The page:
Coweta County Fire Rescue recently received the American Heart Association’s Mission: Lifeline EMS Gold Plus Award for implementing quality improvement measures for the treatment of patients who experience severe heart attacks.
This is the fourth consecutive year Coweta has been recognized by Mission: Lifeline since the recognition program launched in 2015.
Each year since Coweta County Fire Rescue has been in transport EMS, they have submitted their data for the award, based on key performance indicators, according to EMS and Mobile Integrated Health Care Director Jeff Denney.
“(The award) points out the wonderful job our men and women do on a daily basis, running the calls and making the difference,” Denney said. “But since 'time equals tissue,’ it’s also making a discernible difference in the lives of our citizens. If they do suffer a heart attack, it reiterates we’re doing what we need to do to help them get through that scenario and have a high quality of life afterward.”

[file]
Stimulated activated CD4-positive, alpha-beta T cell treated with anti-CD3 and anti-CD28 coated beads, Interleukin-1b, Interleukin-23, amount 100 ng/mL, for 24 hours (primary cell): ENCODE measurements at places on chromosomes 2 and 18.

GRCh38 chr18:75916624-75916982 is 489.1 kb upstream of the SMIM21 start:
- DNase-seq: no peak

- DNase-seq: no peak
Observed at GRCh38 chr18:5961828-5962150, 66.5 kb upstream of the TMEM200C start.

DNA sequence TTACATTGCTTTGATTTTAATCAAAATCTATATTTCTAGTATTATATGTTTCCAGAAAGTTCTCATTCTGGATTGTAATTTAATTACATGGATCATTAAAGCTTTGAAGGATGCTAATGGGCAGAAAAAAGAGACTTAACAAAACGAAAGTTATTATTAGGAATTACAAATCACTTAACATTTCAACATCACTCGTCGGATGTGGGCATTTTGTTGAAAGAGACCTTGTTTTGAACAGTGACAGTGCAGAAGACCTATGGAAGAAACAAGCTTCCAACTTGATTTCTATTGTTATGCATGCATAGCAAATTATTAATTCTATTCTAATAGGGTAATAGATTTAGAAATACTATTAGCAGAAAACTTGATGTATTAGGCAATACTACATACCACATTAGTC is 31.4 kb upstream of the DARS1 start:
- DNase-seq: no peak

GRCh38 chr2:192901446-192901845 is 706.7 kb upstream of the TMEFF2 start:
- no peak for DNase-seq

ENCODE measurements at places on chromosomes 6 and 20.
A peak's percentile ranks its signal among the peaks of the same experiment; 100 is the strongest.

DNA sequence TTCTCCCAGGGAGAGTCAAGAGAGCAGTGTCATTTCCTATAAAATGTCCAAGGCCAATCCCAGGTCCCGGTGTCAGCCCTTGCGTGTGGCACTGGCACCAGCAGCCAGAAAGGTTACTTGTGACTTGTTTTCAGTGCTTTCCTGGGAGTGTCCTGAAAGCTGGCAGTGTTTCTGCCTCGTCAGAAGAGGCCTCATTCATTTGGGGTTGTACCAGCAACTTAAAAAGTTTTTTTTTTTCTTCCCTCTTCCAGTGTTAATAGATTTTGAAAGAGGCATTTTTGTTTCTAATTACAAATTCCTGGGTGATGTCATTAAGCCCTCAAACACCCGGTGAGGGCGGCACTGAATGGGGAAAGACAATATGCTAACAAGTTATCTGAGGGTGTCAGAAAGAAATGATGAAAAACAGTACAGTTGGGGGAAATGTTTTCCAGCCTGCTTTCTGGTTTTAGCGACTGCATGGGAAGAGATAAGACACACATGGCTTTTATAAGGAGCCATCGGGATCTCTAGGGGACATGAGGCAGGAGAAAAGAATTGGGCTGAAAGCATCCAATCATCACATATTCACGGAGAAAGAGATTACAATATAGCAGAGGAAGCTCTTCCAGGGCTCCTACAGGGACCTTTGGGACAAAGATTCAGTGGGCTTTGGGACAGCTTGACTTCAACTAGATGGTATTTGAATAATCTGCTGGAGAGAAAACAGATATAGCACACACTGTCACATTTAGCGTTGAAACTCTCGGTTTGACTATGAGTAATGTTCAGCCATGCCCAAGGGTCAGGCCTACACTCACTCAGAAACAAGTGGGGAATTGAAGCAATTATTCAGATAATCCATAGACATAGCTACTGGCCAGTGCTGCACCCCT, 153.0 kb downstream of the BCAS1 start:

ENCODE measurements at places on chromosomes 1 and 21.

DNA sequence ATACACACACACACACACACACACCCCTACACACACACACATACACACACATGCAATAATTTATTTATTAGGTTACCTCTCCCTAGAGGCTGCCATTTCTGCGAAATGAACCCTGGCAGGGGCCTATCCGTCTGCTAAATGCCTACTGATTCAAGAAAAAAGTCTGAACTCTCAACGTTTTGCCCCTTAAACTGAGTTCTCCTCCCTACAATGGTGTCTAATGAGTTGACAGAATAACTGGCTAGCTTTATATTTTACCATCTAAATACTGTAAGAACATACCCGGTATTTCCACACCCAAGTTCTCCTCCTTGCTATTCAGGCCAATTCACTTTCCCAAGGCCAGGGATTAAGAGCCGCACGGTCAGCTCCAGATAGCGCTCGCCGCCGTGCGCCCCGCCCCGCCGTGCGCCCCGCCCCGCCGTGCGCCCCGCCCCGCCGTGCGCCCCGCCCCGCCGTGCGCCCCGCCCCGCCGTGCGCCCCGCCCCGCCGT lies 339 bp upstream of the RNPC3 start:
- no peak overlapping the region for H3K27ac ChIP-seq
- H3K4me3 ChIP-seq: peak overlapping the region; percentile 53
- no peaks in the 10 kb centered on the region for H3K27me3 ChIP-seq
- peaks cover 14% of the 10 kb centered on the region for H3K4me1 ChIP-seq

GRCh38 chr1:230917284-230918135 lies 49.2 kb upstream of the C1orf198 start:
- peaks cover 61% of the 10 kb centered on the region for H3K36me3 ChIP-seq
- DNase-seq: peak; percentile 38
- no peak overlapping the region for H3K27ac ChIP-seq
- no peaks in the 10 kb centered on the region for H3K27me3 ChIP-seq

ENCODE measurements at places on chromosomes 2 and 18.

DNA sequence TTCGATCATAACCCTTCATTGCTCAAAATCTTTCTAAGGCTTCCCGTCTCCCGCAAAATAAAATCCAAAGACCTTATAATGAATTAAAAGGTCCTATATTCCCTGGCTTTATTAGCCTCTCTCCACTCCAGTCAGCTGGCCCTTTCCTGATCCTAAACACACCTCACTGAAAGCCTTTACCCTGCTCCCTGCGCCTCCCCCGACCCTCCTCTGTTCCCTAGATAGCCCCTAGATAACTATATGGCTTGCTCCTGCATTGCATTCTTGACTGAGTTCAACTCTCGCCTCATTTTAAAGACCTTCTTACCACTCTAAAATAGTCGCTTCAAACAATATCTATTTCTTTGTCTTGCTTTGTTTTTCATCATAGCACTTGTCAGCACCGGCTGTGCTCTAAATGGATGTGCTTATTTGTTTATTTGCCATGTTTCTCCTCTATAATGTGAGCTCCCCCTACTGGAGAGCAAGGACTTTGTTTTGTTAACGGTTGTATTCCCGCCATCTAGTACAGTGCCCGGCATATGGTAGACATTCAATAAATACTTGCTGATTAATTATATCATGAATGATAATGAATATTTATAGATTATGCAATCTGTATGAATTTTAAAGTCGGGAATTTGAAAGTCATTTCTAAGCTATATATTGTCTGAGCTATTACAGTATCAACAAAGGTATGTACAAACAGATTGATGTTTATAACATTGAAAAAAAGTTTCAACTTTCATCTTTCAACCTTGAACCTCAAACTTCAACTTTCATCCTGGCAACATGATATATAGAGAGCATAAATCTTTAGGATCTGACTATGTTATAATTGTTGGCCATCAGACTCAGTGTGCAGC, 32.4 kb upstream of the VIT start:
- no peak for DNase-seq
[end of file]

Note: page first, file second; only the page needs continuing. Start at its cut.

Every year, more than 250,000 people experience an ST-elevation myocardial infarction, or STEMI — the deadliest type of heart attack caused by a blockage of blood flow to the heart that requires timely treatment. To prevent death, it’s critical to restore blood flow as quickly as possible, either by mechanically opening the blocked vessel or by providing clot-busting medication.
EMS is typically the first provider of care to cardiac emergencies, so the role of personnel is crucial and often sets the course for a patient’s outcome, the American Heart Association website states.
The Mission: Lifeline program recognizes EMS agencies for their efforts to improve systems of care to rapidly identify suspected heart attack patients, promptly notify the medical center and trigger an early response from the awaiting hospital personnel.